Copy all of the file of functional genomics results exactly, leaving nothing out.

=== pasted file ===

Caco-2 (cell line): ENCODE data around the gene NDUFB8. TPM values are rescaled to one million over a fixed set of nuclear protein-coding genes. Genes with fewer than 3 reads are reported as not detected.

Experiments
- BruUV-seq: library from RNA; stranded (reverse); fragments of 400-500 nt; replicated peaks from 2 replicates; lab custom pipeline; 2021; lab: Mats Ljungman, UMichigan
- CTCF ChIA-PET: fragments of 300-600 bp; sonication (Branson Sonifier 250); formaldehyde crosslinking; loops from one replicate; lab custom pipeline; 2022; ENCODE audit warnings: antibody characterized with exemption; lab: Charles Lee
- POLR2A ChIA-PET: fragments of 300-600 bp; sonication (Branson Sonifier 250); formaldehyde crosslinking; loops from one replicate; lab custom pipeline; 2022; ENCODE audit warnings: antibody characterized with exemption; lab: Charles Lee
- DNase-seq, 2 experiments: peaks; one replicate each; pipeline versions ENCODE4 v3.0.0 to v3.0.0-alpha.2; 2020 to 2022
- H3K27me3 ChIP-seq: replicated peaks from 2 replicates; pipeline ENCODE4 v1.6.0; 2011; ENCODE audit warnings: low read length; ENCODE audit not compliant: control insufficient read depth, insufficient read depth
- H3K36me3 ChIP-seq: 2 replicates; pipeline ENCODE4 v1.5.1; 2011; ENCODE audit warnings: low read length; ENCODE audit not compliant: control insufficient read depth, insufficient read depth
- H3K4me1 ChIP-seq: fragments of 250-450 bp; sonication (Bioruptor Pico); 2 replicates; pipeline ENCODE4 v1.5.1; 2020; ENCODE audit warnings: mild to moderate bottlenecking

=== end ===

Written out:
Caco-2 (cell line): ENCODE data around the gene NDUFB8. TPM values are rescaled to one million over a fixed set of nuclear protein-coding genes. Genes with fewer than 3 reads are reported as not detected.

Experiments
- BruUV-seq: library from RNA; stranded (reverse); fragments of 400-500 nt; replicated peaks from 2 replicates; lab custom pipeline; 2021; lab: Mats Ljungman, UMichigan
- CTCF ChIA-PET: fragments of 300-600 bp; sonication (Branson Sonifier 250); formaldehyde crosslinking; loops from one replicate; lab custom pipeline; 2022; ENCODE audit warnings: antibody characterized with exemption; lab: Charles Lee
- POLR2A ChIA-PET: fragments of 300-600 bp; sonication (Branson Sonifier 250); formaldehyde crosslinking; loops from one replicate; lab custom pipeline; 2022; ENCODE audit warnings: antibody characterized with exemption; lab: Charles Lee
- DNase-seq, 2 experiments: peaks; one replicate each; pipeline versions ENCODE4 v3.0.0 to v3.0.0-alpha.2; 2020 to 2022
- H3K27me3 ChIP-seq: replicated peaks from 2 replicates; pipeline ENCODE4 v1.6.0; 2011; ENCODE audit warnings: low read length; ENCODE audit not compliant: control insufficient read depth, insufficient read depth
- H3K36me3 ChIP-seq: 2 replicates; pipeline ENCODE4 v1.5.1; 2011; ENCODE audit warnings: low read length; ENCODE audit not compliant: control insufficient read depth, insufficient read depth
- H3K4me1 ChIP-seq: fragments of 250-450 bp; sonication (Bioruptor Pico); 2 replicates; pipeline ENCODE4 v1.5.1; 2020; ENCODE audit warnings: mild to moderate bottlenecking